Why North Carolina Farmers Are Partnering With Local Breweries

0 Comments

Small-batch beer-making is booming in North Carolina, triggering opportunities for farmers who are open to exploring these budding markets. Partnerships with brewers can work both ways, with some farmers supplying ingredients and others recycling the nutritious, distilled grain to feed their livestock.

farmers and breweries

Dennis Martin (left) receives wet grain, a brewery byproduct, from Newgrass Brewing Co. head brewer Zach Newton (right); Photo credit: Justin Kase Conder

From Byproducts to Beef

Dennis Martin, co-owner of the fourth-generation Martins’ Charolais Farm in Fallston, is quick to point out that the idea of feeding brewer’s grain to farm animals is nothing new. “Cattlemen have been doing that ever since they’ve been making beer,” he says, “so pretty much forever.”

Martin’s connection to Newgrass Brewing Co. in Shelby began four years ago, when the farmer who’d been hauling off the fledgling brewery’s wet grain, a byproduct of the brewing process, decided he didn’t want to do it anymore. Since then, Martin has picked up about a ton of the product each week, pulling up behind the brewing company in his truck and loading it into tubs to take to his farm. The most common brewer’s grain is barley, but the mixture – “it looks a little like oatmeal,” Martin says – sometimes contains wheat, oats or rice.

Photo credit: Justin Kase Conder

Although the wet grain weighs twice as much as its dry counterpart, making it heavy to lift, Martin says he benefits financially because it’s basically no cost to pick up the grain. “And I do them a service to remove it from their property,” he adds.

See more: How Hops Production is Gaining Ground in North Carolina

The barley-based byproduct also supplements the grass and grain his pasture-raised Charolais cows already consume. “It’s very similar to the regular grain we feed cattle, except it has been cooked in the brewing process and they have taken a lot of starches out of it. It still has good protein value and provides a lot of good fiber for the cattle,” says Martin, who also sells beef to the Newgrass Brewing chef. “It makes them grow even better.”

farmers and breweries

Photo credit: Justin Kase Conder

And no, the cows don’t get tipsy. Brewers add yeast to the juice left from the cooking process, and the liquid then ferments and turns into alcohol. Farmers like Martin only use the cooked grain.

His advice to other farmers considering a similar alliance: “You have to make the effort to go to town and meet the folks that run the brewery and communicate with them. You’ve got to talk to people in order to make connections and partnerships.”

A New Niche for Sorghum

Back in the 1970s, Peter Fleming and his dad began growing sorghum – which Fleming generally refers to as milo – partly because it was such a good drought-tolerant source of food for their hogs at Triple Creek Farm in Yadkinville. There were a few challenges, like grass control, but the sorghum only required half as much water as corn.

“I always loved growing the crop,” Fleming says. “I was always looking for another avenue for it. Sorghum’s been good to us.”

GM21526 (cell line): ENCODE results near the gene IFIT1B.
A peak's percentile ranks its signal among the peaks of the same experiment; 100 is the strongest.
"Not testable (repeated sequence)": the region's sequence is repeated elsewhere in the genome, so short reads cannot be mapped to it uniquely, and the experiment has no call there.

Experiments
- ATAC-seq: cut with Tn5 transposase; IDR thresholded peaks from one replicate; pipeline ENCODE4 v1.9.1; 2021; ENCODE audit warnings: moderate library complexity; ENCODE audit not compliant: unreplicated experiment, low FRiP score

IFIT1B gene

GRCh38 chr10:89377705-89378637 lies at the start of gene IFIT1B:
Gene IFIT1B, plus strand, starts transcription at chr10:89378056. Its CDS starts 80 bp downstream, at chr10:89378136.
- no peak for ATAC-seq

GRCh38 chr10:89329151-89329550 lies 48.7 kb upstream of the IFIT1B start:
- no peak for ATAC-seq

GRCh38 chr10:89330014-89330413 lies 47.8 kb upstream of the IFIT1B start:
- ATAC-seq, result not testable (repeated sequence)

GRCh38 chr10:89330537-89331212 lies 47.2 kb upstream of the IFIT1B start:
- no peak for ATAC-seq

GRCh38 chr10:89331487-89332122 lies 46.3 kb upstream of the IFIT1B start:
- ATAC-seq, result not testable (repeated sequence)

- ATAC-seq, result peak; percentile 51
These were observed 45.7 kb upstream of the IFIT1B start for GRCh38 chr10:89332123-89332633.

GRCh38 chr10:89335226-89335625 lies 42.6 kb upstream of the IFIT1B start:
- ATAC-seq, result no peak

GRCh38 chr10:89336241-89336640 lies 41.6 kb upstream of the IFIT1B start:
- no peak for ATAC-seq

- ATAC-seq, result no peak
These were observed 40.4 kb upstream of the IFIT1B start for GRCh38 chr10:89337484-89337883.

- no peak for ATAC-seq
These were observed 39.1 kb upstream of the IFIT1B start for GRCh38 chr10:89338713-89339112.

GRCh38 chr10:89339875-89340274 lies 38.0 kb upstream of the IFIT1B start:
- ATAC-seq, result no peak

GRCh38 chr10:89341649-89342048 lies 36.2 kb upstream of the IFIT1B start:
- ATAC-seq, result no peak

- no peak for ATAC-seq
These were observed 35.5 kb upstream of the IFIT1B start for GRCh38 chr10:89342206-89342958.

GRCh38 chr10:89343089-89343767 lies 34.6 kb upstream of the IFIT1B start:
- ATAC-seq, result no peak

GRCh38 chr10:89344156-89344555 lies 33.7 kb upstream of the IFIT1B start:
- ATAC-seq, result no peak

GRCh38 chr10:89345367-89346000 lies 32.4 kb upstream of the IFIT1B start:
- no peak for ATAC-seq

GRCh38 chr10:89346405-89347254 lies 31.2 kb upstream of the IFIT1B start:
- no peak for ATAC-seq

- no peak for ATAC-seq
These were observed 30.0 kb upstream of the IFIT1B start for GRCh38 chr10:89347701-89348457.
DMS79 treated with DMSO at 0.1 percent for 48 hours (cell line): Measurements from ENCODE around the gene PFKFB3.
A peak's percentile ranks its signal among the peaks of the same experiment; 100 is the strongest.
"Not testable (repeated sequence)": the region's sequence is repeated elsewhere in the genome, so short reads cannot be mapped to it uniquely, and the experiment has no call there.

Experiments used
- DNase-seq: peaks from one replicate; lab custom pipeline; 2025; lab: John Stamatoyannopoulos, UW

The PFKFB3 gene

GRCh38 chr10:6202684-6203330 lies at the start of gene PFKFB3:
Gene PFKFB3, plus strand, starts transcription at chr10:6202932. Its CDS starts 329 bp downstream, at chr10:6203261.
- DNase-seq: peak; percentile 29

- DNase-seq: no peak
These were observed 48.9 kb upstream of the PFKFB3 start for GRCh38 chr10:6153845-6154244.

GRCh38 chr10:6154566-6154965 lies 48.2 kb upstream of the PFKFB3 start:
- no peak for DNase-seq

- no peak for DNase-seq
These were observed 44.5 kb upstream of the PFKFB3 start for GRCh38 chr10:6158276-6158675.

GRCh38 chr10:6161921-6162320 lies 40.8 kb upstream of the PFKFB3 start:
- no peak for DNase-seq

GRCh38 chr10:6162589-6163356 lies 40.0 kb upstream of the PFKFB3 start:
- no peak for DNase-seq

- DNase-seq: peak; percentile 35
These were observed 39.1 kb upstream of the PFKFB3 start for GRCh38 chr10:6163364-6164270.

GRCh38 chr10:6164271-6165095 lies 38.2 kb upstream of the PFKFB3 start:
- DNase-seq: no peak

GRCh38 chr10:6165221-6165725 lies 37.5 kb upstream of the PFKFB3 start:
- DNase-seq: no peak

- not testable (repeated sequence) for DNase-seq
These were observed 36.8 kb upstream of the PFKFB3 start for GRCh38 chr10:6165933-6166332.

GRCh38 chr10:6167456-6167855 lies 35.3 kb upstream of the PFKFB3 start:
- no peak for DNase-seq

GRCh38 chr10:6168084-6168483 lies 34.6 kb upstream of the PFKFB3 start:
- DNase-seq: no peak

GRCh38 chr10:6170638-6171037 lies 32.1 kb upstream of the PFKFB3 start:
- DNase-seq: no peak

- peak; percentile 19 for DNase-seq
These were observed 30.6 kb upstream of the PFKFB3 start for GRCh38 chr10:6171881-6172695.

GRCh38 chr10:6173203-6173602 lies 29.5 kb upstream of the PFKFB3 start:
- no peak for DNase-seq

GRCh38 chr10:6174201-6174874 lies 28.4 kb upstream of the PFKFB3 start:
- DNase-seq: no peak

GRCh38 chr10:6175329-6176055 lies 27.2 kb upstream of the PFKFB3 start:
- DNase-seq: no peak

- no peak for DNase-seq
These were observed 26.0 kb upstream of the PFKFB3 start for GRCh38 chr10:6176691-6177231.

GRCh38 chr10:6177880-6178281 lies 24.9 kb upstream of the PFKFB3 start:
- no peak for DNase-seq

Photo credit: Jeff Adkins

Today, Fleming raises about 150 acres of sorghum for various uses, including two small-batch beers crafted by Fullsteam Brewery in Durham. Three years ago, after hearing about the company’s interest in flavoring beer with sorghum, Fleming teamed up with Fullsteam to provide the sweet cereal grain.

“We were tickled that we were going to be able to partner with somebody that was going to make beer,” he says.

See more: From Field to Pint

farmers and breweries

Photo credit: Justin Kase Conder

So far, the microbrewery has created two seasonal offerings flavored with Triple Creek sorghum: Foxfire Sorghum IPA with a “bright tropical aroma” and Fleming’s favorite, Farm’s Edge: Triple Creek Grisette, a tart ale with a bit of a twang.

“They’re both really, really good,” Fleming says proudly. “They both have a lot of flavor.”

Because Fullsteam is a niche market and still experimenting to see which beers sell best, it only buys a fresh supply of sorghum every few months, says Fleming, who has also sold some sorghum to the brewer at Durham Bulls Athletic Park. In fact, many small breweries, he points out, need no more than 2,000 pounds a year “because they’re not Budweiser or Jack Daniel’s,” so farmers might not be able to sell high quantities to these creative customers, at least not at first.

Martin and his father, Dub, feed the recycled grain to the Charolais cattle on their farm in Fallston; Photo credit: Justin Kase Conder

Still, the partnership has been worth the effort, Fleming says. “The reason I started the whole process with Fullsteam is hoping that the beer that they make will catch on and it’ll be another avenue, another market, for us. It has opened doors.”

What’s more, he adds, “Where we benefit on the back side is that when they sell the beer, they’re going to get our name out there and hopefully bring other microbrewers to us, wanting our product.”

Fullsteam Brewery

Photo credit: Fullsteam Brewery

– Nancy Henderson

In This Story

Leave a Comment

Leave a Reply

Your email address will not be published. Required fields are marked *